Thinking we had broken some local bye-law we awaited our fate with trepidation. When the policeman got to us and uttered that time honoured line “Ullo, ullo, what’s going on here then?” We admitted that we were failed conker getters. I am not sure if it was the sad look on the children’s faces but the policeman decided to help us.

I have no idea what possessed him to throw his helmet into the tree but he did … and it failed to come down. Heroically he decided to throw his truncheon after it … and that got stuck too. At this point the children and I were desperately trying not to laugh but we were caught up in that uncontrollable fight with and enormous laugh trying to break out that sounds like a very large vehicle’s air brakes.

To his great credit the policeman did not give up and asked me to give him a bunk up into the tree to retrieve his equipment. I did so but to my great dismay he wedged his foot in the bowl of the tree. I am not sure if you have ever been in this situation but I wonder what message you would send on a police radio you are not supposed to use to request the fire brigade to extricate a policeman from a tree he should not be in retrieving equipment that should not have left his person.

Mary Carillo brought these memories back so vividly!

Photo Credit

Badminton (33)


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Lessons for Sport from OECD Education Insights

Andreas Schleicher (Head of the Indicators and Analysis Division of OECD’s Directorate for Education) visited Australia earlier this month (May 2010). One of his presentations whilst in Australia, Seeing Your Education System in the Mirror of Other OECD Systems, can be found on SlideShare.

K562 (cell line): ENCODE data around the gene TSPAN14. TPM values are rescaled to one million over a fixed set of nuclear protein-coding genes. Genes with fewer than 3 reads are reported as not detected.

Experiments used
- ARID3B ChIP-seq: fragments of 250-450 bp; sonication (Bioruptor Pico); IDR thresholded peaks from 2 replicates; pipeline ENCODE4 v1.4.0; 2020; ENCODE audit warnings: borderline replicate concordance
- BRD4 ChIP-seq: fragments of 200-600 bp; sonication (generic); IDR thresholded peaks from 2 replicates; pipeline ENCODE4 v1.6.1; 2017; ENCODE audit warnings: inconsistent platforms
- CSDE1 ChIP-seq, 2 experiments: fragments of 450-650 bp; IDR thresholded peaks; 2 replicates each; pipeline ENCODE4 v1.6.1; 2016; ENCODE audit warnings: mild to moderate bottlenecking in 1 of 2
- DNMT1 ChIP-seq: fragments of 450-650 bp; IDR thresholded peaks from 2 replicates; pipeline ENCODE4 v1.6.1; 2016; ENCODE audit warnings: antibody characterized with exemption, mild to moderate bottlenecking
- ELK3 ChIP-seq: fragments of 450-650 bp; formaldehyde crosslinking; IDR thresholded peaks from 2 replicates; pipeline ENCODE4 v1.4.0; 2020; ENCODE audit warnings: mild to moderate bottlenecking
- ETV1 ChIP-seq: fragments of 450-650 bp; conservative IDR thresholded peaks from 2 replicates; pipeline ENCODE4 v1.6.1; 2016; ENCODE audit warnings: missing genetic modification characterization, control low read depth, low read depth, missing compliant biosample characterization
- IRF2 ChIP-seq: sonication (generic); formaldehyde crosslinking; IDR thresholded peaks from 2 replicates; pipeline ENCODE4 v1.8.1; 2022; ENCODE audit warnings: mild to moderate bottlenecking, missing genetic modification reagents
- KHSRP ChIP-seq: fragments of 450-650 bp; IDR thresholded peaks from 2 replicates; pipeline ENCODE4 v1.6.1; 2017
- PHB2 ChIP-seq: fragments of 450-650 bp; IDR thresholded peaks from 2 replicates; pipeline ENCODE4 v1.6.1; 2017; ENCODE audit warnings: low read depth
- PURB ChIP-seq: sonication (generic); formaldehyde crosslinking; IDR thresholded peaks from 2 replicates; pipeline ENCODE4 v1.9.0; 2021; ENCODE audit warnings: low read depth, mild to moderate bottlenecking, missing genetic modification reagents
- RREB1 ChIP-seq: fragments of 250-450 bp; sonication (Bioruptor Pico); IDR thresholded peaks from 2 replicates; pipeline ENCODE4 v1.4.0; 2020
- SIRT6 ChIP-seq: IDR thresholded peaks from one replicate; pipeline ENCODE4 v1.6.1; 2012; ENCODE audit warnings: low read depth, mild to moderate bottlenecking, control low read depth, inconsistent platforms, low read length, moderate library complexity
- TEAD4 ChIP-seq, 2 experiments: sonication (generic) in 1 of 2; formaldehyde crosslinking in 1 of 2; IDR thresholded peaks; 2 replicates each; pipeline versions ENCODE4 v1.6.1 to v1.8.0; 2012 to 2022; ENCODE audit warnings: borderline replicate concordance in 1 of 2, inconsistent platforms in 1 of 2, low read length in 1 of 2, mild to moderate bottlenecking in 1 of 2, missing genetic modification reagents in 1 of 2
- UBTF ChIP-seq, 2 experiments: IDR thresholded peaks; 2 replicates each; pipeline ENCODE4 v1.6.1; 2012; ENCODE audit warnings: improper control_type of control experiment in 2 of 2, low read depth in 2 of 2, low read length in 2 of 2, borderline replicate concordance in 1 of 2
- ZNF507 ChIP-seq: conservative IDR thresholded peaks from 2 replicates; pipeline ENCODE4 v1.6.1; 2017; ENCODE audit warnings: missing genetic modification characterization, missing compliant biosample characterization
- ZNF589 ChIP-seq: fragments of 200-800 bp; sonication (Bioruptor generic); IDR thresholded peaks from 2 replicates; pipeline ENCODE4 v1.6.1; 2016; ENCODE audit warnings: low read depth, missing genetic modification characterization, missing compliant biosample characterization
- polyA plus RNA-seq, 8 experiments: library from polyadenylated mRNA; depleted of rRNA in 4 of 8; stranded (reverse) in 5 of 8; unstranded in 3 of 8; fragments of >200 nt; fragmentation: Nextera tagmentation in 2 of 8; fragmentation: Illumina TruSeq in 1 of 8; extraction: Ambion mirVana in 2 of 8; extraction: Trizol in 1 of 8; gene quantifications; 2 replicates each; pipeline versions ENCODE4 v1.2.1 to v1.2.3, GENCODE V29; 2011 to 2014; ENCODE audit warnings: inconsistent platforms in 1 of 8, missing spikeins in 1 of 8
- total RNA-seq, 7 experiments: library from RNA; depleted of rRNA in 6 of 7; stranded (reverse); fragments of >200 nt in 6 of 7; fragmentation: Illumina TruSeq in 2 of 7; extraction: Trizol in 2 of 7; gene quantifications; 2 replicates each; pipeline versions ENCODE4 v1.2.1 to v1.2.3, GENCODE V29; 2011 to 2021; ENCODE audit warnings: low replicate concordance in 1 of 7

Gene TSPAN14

His presentation included data from the OECD report The High Cost of Low Educational Performance. This YouTube video outlines some of the key points of the report (please excuse the music!).

I think both OECD resources have fascinating implications for decision-makers in the governance of sport and for coaches as they contemplate long-term development. The report “uses recent economic modelling to relate cognitive skills … to economic growth, demonstrating that relatively small improvements to labour force skills can largely impact the future well-being of a nation. The report also shows that it is the quality of learning outcomes, not the length of schooling, which makes the difference.”

I am keen to promote high challenge/high support learning environments and liked Andreas’s slide (27) from his presentation:

Andreas explores how continuous professional development can transform education. Within his data there is an important message about innovation and insight. His case study of Finland should resonate with any sport or coach seeking to bring about cost effective change.

I liked too his juxtaposition of integration and personalised learning (slide 35):